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OS

BaruwaOS 6.8 Supports Let's Encrypt, It's Based on Red Hat Enterprise Linux 6.8

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OS
Red Hat

The team of developers behind the Red Hat Enterprise Linux-based Baruwa Enterprise Edition commercial operating system, popularly known as BaruwaOS, announced the general availability of BaruwaOS 6.8.

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Getting started with ReactOS

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OS
Reviews

ReactOS is a relatively new open source operating system that resembles the looks of Windows NT and aims to offer similar levels of functionality and application compatibility. Featuring a wine-based user mode, this system doesn't use any of the Unix architecture, but is a rewrite of the NT architecture from scratch, with its very own FAT32 implementation, and completely free of legal implications. That said, this is not yet another Linux distro, but a unique Windows-like system that is a part of the free software world. This quick guide aims at users who want an easy to use, open source replacement for their Windows system.

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Solus 1.2 Is Coming Soon with a Much-Improved Installer, Many New Features Exclusive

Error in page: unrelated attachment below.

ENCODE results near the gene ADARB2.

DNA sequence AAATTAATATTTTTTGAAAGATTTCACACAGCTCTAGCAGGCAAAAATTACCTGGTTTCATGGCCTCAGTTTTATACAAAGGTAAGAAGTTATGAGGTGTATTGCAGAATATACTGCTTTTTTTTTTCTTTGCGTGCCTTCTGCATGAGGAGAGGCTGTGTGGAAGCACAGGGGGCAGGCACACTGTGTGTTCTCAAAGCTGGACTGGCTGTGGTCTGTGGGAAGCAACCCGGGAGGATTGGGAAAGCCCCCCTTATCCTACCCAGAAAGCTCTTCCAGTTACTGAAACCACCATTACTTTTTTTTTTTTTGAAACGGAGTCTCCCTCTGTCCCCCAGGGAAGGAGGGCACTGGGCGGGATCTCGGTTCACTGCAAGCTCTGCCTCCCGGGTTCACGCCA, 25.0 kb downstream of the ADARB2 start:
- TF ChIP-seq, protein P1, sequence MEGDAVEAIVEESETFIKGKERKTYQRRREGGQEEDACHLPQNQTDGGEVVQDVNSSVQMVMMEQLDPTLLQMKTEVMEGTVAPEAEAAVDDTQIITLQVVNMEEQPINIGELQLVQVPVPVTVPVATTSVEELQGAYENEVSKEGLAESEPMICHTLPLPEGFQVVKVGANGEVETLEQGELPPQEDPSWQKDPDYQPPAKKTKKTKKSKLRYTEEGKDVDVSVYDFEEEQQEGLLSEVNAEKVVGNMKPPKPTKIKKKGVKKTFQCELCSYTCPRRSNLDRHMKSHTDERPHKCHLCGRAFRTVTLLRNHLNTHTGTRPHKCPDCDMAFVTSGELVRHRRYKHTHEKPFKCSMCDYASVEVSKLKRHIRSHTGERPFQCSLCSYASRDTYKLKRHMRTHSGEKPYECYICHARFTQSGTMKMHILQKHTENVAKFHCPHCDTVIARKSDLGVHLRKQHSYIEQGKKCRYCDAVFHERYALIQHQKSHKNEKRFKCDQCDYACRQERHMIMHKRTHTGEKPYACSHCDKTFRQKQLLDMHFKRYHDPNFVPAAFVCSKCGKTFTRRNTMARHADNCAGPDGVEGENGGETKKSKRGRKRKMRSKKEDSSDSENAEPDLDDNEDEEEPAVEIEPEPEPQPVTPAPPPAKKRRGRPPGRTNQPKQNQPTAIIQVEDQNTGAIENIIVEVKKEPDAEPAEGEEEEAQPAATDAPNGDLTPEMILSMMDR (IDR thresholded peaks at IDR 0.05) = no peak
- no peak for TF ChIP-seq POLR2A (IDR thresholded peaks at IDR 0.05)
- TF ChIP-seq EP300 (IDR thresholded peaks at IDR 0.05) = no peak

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OS

Solus 1.2 is coming very soon, believe it, and we had the pleasure of chatting with Solus Project leader Ikey Doherty during the last few days about various Solus-related things, including what's coming in the major release.

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Maru OS exits private beta, lets you use an Android phone as a Linux desktop

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OS
Android
Linux

Maru OS is a platform that lets you run both Google Android and Debian Linux on a smartphone. Use your device as a phone, and it’ll act like any other Android phone. Connect an external display, mouse, and keyboard and you’ve got a full-fledged Debian Linux desktop environment.

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NetOS, NetOS Enterprise and NetOS Education Released as Chrome OS Alternatives

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OS

Roberto J. Dohnert, CEO of Black Lab Software (PC/OpenSystems LLC), the company behind the Black Lab Linux operating system series, informs Softpedia today about the general availability of the NetOS, NetOS Enterprise, and NetOS Education OSes.